36. “Pronto!” : ASAP

The Spanish, Italian (and now English) word “pronto” is derived from the Latin “promptus” meaning “ready, quick”.

44. Bit of resistance : OHM

The unit of electrical resistance is the ohm (with the symbol omega) named after German physicist Georg Simon Ohm. Ohm was the guy who established experimentally that the amount of current flowing through a circuit is directly proportional to the voltage applied, (V=IR) a relationship that every schoolkid knows as Ohm’s Law.

46. Easter time: Abbr. : SPR

Spring (spr.)

54. Test release : BETA

In the world of software development, the first tested issue of a new program is usually called the “alpha” version. Expected to have a lot of bugs that need to be fixed, the alpha release is usually distributed to a small number of testers. After reported bugs have been eliminated, the refined version is called a “beta” and is released to a wider audience, but with the program clearly labeled as “beta”. The users generally check functionality and report further bugs that are encountered. The beta version feeds into a release candidate, the version that is tested just prior to the software being sold into the market, hopefully bug-free.

55. Those, in Tenerife : ESAS

Tenerife is the largest of the seven Canary Islands located off the coast of Morocco in North Africa. Part of Spain, Tenerife is the nation’s most populous island, home to almost 900,000 people. It also receives about five million visitors annually, making it one of the most important tourist destinations in the world.

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Complete List of Clues and Answers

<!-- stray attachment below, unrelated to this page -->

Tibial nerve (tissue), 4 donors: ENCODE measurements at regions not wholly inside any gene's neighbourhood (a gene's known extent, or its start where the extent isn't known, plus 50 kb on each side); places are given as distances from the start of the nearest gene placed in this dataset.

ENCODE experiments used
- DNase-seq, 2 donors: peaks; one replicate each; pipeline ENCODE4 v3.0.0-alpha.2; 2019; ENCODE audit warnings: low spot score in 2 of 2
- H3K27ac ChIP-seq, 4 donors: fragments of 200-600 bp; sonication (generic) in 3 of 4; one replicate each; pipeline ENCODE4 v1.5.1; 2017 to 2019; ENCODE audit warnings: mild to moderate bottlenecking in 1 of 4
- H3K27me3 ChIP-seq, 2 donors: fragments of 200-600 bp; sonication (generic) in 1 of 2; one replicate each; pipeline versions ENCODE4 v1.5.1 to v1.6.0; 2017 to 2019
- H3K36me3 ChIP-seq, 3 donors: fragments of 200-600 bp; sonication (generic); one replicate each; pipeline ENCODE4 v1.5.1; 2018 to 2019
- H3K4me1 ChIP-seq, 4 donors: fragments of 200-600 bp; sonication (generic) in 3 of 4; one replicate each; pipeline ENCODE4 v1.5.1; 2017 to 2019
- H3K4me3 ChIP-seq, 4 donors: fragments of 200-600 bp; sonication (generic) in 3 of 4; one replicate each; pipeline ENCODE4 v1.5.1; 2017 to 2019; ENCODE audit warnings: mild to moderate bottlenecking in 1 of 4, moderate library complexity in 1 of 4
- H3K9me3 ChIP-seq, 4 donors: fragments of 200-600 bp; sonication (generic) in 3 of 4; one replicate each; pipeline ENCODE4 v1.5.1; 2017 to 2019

Across

1. Spent : JADED

6. Wine city SSE of the Matterhorn : ASTI

10. Pasta alle vongole ingredient : CLAM

14. 1955 Dior innovation : A-LINE

15. Create, in a way : COIN

16. Actress Loughlin : LORI

17. Plague : BESET

18. Vintage vessels : TUNS

19. Silver sources : ORES

20. Quantum mechanics symbol : SCHRODINGER’S CAT

23. __ wire : GUY

24. “Piece of cake!” : DEAD EASY!

25. Be true to oneself : STAY REAL

29. Poor, as an excuse : SAD

30. Roast runner : EMCEE

31. Dramatic start? : MELO-

33. Place with Sundance : ETTA

37. Herbie and Christine : SELF-DRIVING CARS

40. Adequate, in texts : ENUF

41. Tablet operator : USER

42. Capital at the foot of Vitosha Mountain : SOFIA

43. Network with a lot of reruns : ION

45. End of the line : LAST STOP

47. Shore scavenger : BEACH BUM

51. Crowbar, e.g. : PRY

52. Game with a disc : ULTIMATE FRISBEE

57. Architect Mies van der __ : ROHE

58. Big name in credit : CITI

59. It’s quite a blast : N-TEST

60. Reinterpret : SPIN

61. “Ad Parnassum” painter : KLEE

62. Pass without flying colors : GET A C

63. __ dress : TENT

64. Vassal : SERF

65. Line drive, say : SMASH

Down

1. Sharp criticisms : JABS

2. Smart guy? : ALEC

3. Bobby Flay creation : DISH

4. Like the Toyota Prius : ENERGY EFFICIENT

5. Avoided traffic, perhaps : DETOURED

6. When Valjean is released from prison : ACT I

7. Gadget affected by waves : SOUND LEVEL METER

8. Soupçon : TINGE

9. Like Halloween pumpkins : IN SEASON

10. Like some aquariums : CLOSED ECOSYSTEM

11. “Oda a Salvador Dalí” poet García __ : LORCA

12. Domains : AREAS

13. Indistinct : MISTY

21. Batik need : DYE

22. Dietary no. : RDA

25. Zaire’s Mobutu __ Seko : SESE

26. Counterfeit cops? : T-MEN

27. Scopes Trial gp. : ACLU

28. Nice friends : AMIS

32. Late Ottoman currency : LIRA

34. Chief justice before Hughes : TAFT

35. Small club group : TRIO

36. “Pronto!” : ASAP

38. Football plays with special teams : RUNBACKS

39. D neighbors on most guitars : G-STRINGS

44. Bit of resistance : OHM

46. Easter time: Abbr. : SPR

47. Star or cloud follower : BURST

48. Cut out for a union? : ELOPE

49. Walk __ line : A THIN

50. Handy : UTILE

53. Vassal’s venue : FIEF

54. Test release : BETA

55. Those, in Tenerife : ESAS

56. Permanently mark : ETCH

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15 thoughts on “LA Times Crossword Answers 28 Jan 17, Saturday”

  1. For yesterday, 42 minutes, no errors. Nothing particularly remarkable, though the abundance of proper names made this one a bit annoying. Finished the WSJ in 29 min, but the theme is a little sparse on me right now to answer the meta.

    @Carrie